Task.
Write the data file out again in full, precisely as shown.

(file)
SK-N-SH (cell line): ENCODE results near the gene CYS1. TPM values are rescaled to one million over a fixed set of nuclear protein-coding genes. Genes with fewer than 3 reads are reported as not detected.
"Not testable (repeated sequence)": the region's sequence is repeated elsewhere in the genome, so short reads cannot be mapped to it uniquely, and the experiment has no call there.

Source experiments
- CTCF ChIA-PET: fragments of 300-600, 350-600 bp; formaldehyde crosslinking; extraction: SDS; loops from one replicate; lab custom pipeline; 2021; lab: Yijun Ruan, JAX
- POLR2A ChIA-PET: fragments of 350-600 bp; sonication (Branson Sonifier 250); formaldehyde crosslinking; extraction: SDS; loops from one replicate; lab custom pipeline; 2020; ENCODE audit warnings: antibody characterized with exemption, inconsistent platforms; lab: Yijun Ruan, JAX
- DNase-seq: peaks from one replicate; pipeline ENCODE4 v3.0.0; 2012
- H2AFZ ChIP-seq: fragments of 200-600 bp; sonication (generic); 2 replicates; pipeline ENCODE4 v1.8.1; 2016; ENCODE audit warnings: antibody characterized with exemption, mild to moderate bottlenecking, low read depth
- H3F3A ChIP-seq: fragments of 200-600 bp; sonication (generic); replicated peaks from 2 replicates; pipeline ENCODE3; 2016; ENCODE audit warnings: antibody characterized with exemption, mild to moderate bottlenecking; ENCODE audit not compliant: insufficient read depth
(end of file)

SK-N-SH (cell line): ENCODE results near the gene CYS1. TPM values are rescaled to one million over a fixed set of nuclear protein-coding genes. Genes with fewer than 3 reads are reported as not detected.
"Not testable (repeated sequence)": the region's sequence is repeated elsewhere in the genome, so short reads cannot be mapped to it uniquely, and the experiment has no call there.

Source experiments
- CTCF ChIA-PET: fragments of 300-600, 350-600 bp; formaldehyde crosslinking; extraction: SDS; loops from one replicate; lab custom pipeline; 2021; lab: Yijun Ruan, JAX
- POLR2A ChIA-PET: fragments of 350-600 bp; sonication (Branson Sonifier 250); formaldehyde crosslinking; extraction: SDS; loops from one replicate; lab custom pipeline; 2020; ENCODE audit warnings: antibody characterized with exemption, inconsistent platforms; lab: Yijun Ruan, JAX
- DNase-seq: peaks from one replicate; pipeline ENCODE4 v3.0.0; 2012
- H2AFZ ChIP-seq: fragments of 200-600 bp; sonication (generic); 2 replicates; pipeline ENCODE4 v1.8.1; 2016; ENCODE audit warnings: antibody characterized with exemption, mild to moderate bottlenecking, low read depth
- H3F3A ChIP-seq: fragments of 200-600 bp; sonication (generic); replicated peaks from 2 replicates; pipeline ENCODE3; 2016; ENCODE audit warnings: antibody characterized with exemption, mild to moderate bottlenecking; ENCODE audit not compliant: insufficient read depth